U.S. scientists have discovered the active ingredient in marijuana interferes with synchronized activity between neurons in the hippocampus of rats.
The authors suggest action of tetrahydrocannabinol, or THC, might explain why marijuana impairs memory.
Gyorgy Buzsaki and colleagues at Rutgers University recorded the activity of multiple neurons in the hippocampus of rats. Normally neurons in that region form groups that fire action potentials, or nerve impulses, together at about 4-10 times per second. But when the authors injected THC, or a related synthetic drug, into the hippocampus, that synchrony was disrupted.
The researchers said the drugs did not change the total number of action potentials produced, just their tendency to occur at the same time. Animals with less synchronized neural activity under the drug performed less well in a standard test of memory, suggesting synchronized neural firing is important for normal hippocampal function.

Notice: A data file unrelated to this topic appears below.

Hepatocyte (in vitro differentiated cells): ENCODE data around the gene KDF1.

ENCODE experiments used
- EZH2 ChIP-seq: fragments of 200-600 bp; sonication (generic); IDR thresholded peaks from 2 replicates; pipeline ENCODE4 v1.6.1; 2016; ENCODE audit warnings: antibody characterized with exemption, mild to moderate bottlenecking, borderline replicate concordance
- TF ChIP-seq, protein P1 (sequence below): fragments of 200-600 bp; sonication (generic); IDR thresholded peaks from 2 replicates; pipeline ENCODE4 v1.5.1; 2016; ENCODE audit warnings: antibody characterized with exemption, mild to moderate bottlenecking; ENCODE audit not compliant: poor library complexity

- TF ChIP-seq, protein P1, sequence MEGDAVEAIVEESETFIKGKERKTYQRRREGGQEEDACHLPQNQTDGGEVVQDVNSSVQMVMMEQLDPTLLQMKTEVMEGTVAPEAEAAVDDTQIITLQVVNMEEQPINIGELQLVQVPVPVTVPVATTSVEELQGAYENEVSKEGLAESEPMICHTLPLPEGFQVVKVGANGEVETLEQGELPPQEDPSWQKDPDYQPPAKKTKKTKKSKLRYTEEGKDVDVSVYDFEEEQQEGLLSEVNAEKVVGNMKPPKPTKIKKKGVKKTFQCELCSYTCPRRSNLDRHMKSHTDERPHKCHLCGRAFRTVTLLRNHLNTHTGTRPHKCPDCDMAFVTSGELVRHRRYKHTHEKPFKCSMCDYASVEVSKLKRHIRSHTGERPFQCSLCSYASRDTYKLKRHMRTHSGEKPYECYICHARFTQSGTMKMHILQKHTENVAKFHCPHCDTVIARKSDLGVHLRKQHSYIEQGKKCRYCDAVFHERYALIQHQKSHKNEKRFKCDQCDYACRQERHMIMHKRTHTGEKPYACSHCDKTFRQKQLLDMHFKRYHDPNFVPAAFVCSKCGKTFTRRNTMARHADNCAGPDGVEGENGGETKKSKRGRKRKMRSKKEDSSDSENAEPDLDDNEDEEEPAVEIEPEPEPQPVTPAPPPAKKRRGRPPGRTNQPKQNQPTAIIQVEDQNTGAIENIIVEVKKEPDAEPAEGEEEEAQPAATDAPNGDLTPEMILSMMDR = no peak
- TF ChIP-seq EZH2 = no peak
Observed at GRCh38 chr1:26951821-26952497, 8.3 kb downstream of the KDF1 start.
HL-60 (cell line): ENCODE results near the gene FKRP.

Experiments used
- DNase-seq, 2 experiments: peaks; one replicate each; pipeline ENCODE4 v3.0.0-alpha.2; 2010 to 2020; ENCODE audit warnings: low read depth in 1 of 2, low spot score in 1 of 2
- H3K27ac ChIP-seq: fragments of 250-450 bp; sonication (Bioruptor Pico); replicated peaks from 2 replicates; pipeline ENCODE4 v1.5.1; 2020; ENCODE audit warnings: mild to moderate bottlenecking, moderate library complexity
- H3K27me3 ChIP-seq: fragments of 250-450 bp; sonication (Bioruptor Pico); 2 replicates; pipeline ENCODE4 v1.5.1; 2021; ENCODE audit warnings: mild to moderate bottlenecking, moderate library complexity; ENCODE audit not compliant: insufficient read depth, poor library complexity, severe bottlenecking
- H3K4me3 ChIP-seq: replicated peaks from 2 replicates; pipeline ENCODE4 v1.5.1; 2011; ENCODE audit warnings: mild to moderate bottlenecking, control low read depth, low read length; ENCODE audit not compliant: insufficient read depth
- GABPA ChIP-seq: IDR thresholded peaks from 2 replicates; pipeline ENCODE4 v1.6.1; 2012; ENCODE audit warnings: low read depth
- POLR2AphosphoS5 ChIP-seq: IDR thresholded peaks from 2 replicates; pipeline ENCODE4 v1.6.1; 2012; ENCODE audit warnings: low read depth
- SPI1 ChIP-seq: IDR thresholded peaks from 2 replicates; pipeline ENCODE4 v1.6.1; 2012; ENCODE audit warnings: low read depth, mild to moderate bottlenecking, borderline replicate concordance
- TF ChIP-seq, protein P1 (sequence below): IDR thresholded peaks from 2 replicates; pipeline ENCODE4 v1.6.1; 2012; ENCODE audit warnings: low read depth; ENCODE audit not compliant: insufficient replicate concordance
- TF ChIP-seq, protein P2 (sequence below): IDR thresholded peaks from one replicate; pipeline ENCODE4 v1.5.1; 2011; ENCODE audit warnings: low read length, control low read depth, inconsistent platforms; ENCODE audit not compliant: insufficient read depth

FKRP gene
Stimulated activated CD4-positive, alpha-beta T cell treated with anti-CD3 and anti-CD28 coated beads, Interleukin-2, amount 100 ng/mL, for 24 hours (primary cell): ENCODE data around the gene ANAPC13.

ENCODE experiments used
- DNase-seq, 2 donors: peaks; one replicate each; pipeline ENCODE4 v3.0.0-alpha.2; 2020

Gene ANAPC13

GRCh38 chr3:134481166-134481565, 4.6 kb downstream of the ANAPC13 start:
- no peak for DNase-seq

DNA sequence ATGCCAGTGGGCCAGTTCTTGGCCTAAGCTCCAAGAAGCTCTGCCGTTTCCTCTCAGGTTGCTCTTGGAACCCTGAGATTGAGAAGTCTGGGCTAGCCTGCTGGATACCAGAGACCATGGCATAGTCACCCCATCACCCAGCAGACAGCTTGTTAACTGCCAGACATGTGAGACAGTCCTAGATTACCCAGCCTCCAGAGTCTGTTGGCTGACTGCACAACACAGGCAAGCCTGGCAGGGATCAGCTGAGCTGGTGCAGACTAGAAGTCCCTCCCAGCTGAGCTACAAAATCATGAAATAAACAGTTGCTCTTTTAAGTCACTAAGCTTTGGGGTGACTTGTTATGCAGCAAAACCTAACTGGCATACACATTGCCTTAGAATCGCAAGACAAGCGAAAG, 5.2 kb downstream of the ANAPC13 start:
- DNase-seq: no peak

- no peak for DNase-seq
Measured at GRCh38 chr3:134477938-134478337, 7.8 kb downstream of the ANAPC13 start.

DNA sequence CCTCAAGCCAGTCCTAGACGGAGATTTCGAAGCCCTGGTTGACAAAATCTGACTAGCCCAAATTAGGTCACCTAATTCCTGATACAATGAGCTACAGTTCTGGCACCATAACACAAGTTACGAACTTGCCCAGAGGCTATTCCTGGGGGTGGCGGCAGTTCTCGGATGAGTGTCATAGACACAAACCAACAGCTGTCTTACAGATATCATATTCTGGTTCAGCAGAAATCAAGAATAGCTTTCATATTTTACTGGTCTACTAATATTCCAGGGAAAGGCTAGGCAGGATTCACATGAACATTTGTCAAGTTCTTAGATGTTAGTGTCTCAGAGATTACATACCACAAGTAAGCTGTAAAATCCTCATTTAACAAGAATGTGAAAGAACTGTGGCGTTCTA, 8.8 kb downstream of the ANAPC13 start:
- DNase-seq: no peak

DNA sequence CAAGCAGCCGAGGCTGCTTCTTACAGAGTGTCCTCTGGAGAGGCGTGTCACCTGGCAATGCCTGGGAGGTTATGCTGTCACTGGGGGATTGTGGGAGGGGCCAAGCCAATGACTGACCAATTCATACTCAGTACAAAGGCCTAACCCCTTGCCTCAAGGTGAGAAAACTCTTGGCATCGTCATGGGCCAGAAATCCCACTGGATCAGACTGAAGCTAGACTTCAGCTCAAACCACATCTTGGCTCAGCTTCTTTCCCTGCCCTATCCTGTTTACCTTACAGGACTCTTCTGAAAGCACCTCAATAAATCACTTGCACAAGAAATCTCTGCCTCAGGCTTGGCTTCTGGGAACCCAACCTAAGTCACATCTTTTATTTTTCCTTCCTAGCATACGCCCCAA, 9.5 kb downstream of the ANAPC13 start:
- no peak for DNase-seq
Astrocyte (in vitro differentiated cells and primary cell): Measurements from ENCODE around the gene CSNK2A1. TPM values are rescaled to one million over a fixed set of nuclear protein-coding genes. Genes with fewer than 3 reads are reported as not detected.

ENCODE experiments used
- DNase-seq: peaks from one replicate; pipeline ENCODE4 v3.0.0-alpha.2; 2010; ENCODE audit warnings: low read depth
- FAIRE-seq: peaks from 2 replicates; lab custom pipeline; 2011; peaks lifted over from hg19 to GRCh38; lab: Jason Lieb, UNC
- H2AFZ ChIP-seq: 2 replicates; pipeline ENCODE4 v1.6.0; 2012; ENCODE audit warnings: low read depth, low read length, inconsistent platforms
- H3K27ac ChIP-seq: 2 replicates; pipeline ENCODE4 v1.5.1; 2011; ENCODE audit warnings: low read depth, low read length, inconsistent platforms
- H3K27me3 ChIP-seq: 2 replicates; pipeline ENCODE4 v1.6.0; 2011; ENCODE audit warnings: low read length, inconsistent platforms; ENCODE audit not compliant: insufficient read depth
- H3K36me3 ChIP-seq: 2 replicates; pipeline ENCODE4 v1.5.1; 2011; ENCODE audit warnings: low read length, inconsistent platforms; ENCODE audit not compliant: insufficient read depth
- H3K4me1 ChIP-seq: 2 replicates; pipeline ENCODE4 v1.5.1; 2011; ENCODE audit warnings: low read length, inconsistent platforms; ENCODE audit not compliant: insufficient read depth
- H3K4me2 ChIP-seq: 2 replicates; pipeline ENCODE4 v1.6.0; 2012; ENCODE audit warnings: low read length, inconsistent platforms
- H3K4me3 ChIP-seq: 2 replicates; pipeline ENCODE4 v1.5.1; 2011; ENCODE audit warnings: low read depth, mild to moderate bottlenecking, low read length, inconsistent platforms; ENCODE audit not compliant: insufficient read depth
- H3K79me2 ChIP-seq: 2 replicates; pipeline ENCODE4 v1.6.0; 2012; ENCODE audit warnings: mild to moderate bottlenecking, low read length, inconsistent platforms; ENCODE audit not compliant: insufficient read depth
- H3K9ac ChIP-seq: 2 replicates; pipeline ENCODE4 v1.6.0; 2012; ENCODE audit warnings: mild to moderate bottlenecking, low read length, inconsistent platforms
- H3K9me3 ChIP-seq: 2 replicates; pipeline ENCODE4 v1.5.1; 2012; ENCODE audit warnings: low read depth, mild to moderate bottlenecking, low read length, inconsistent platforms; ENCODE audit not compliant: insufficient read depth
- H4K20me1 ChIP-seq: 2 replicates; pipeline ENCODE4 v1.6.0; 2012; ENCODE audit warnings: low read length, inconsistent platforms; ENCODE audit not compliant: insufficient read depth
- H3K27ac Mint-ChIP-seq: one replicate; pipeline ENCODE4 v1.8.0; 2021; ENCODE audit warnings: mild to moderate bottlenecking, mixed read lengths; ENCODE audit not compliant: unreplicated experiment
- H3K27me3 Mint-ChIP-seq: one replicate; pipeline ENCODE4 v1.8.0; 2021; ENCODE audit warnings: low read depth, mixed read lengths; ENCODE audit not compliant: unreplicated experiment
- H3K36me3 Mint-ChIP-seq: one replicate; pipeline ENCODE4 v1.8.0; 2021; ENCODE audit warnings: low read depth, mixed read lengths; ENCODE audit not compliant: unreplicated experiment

The study appears in the December issue of the journal Nature Neuroscience.
Copyright 2006 by United Press International
Explore further: Mice study shows efficacy of new gene therapy approach for toxin exposures